Back in November 2014, Skype launched a preview of Skype Translator, which will aim to provide real-time translation of conversations in over 40 languages. Hot on its heels, Google has now updated its own app to include an instant interpreting function using voice recognition, as well as an impressive translation feature which utilises a phone’s camera to automatically translate text viewed through the lens.
Long gone are the days of trying to decipher the unusual looking dishes on foreign menus – now all you have to do is hover your phone above the page and receive an instant translation. Here at Web-Translations, we’ve given the app a quick road test using three major tourist preoccupations: warning signs, tourist information and those all important menus. Take a look at how we got on below.
The above sign should notify road users that access to Madrid’s Puerta del Sol is restricted to public transport, taxis, bikes and authorised vehicles between 8am and 10pm, with loading and unloading permitted between midnight and 11am. Access is also permitted for those wishing to reach the ‘Parking Mayor’ carpark. So, did Google Translate help us with this one? The truth is that it didn’t provide us with much more information than we would be able to glean ourselves from a quick guess, and its attempt to translate place names actually made things more confusing.
It was a little more successful in the above examples, although strangely had some difficulty detecting numbers. The app is understandably most accurate when it comes to the shorter, more straightforward signs, with the only issue being the unnatural word order, not to mention the fact that most people would be able to understand many of these universal signs without needing Google’s help.
The app did a fairly good job of translating some handy Metro ticket information. As this text was smaller and more compact, it was harder for the lens to focus, so we used the ‘scan’ function, which takes a still of the image and uses an internet connection to translate the words more accurately than when in live camera mode. The results were much stronger here, and provided a glimpse into the more intuitive Google Translate that we have become accustomed to in recent years.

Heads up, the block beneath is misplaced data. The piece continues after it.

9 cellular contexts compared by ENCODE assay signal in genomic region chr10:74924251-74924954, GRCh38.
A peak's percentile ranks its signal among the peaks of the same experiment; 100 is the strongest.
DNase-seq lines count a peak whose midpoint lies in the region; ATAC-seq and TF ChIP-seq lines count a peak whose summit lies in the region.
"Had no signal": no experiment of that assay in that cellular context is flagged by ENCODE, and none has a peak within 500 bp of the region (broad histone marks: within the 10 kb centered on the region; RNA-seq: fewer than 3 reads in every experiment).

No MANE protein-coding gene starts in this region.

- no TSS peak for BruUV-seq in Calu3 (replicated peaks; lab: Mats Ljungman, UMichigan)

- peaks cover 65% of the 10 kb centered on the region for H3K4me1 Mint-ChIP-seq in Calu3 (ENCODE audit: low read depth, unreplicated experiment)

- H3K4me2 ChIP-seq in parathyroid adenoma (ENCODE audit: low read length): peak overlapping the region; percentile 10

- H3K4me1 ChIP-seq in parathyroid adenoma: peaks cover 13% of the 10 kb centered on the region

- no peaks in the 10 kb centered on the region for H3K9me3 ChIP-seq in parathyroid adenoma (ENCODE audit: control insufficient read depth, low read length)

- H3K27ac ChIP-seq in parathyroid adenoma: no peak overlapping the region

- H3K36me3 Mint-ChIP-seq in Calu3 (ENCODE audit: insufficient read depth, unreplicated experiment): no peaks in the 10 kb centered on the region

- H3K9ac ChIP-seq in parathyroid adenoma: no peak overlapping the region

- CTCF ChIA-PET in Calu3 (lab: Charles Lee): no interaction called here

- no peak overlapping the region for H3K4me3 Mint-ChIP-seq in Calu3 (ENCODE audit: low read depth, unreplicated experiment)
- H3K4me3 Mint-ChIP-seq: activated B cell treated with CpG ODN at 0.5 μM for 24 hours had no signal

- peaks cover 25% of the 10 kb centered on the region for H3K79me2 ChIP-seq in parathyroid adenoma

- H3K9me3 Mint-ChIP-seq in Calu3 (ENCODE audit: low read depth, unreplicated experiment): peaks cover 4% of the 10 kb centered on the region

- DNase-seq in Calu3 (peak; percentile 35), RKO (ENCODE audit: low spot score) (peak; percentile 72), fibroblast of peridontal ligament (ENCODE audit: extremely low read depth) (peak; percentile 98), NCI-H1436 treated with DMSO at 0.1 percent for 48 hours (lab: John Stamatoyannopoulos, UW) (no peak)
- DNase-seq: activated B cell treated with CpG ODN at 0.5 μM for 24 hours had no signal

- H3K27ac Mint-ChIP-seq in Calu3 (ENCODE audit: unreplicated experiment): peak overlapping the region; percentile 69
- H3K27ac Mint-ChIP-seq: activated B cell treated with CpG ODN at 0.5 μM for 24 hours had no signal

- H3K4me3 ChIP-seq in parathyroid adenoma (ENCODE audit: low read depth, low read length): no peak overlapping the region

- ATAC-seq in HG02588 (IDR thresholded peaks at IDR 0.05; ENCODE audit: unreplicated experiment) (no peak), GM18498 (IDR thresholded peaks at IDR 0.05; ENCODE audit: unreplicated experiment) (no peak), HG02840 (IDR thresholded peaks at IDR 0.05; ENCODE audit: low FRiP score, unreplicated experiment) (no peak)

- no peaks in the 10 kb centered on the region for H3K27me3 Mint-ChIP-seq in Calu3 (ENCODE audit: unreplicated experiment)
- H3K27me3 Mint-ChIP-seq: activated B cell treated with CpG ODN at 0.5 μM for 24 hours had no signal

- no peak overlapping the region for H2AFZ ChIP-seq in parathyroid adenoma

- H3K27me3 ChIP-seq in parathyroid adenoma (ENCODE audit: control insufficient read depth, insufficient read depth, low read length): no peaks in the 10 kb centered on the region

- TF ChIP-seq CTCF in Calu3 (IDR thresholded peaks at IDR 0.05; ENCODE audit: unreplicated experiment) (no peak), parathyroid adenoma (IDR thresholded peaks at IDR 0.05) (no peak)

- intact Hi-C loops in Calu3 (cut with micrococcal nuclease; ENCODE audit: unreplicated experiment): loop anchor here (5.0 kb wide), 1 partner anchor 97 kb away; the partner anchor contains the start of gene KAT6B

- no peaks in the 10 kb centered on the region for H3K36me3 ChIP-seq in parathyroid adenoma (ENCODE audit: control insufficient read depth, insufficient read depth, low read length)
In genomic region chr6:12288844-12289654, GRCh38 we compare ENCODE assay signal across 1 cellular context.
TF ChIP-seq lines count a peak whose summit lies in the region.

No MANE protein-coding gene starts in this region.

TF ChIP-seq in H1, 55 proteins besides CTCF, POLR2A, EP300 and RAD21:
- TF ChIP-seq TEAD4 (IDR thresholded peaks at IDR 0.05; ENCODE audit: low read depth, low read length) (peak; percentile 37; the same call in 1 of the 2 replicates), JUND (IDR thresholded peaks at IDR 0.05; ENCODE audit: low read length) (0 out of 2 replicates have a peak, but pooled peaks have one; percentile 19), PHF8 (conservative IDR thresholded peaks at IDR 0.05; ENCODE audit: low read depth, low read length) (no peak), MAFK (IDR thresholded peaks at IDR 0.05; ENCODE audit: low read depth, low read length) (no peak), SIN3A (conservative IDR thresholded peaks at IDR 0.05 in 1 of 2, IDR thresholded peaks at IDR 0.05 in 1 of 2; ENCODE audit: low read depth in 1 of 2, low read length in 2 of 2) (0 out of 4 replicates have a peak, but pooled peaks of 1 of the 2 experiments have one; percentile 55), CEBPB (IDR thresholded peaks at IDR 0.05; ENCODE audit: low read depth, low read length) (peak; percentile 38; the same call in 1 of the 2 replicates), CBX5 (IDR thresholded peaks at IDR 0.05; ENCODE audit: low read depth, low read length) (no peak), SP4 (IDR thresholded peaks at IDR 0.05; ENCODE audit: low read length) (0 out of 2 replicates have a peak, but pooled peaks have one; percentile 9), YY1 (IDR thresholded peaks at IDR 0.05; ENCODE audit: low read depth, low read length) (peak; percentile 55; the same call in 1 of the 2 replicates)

Arguably one of those occasions when you are most likely to whip out your phrasebook while abroad is when attempting to figure out the various offerings on foreign menus. So, will Google Translate put an end to our woes? Maybe not quite yet…
Unfortunately, the humorous Google Translations of old seem to have made a resurgence when using the camera function, as each word is translated in isolation and following the same rigid word order as the foreign text. The translations also fluctuate quickly from one word to another as your hand moves over the page, so you soon go from having a tasty sounding yoghurt and vanilla millefeuille to a rather less appetising millefeuille of alligator. In the above example. our app had difficulties dealing with crab soup (‘Crema de Andaricas’), but if you’re looking for soup containing yearbooks or scaffolding, you’re in the right place. If that doesn’t take your fancy, then why not try an Iberian Vase (ham), Jerky of Clogs (cured meat) or Nylon (Ham) Croquette? While this might provide us with a few laughs, it isn’t much use when trying to choose what to order from an increasingly bemused waiter.
After this visual evaluation, we used the benefits of our multilingual office to put the voice recognition translation to the test. We have to admit that we were impressed with the versatility of this feature, as it did a good job of facilitating a social conversation between a French and English speaker, with only a few minor glitches in the suggested translations, as well as a slightly awkward pause while waiting for the app to process the information.
It has to be said that for all their flaws, there is real potential for these developments to become useful tools for multilingual communication. Both the new Google Translate app and similar Skype Translator tools are currently in their infancy, but will surely only be the beginning of a trend of instant translation technology. So what does this all mean for the translation industry? Well, it certainly seems like the Google Translate app could be a handy companion for a quick holiday abroad, but it does start to come unstuck when faced with various native accents, fonts, and colloquialisms (as demonstrated in this feature from The Guardian). Anything other than a gist translation or basic conversation still requires the understanding of context, nuance and style that only a professional translation service can provide. In short, this evolving machine translation is fine for a quick fix, but still no replacement for the good old human brain.
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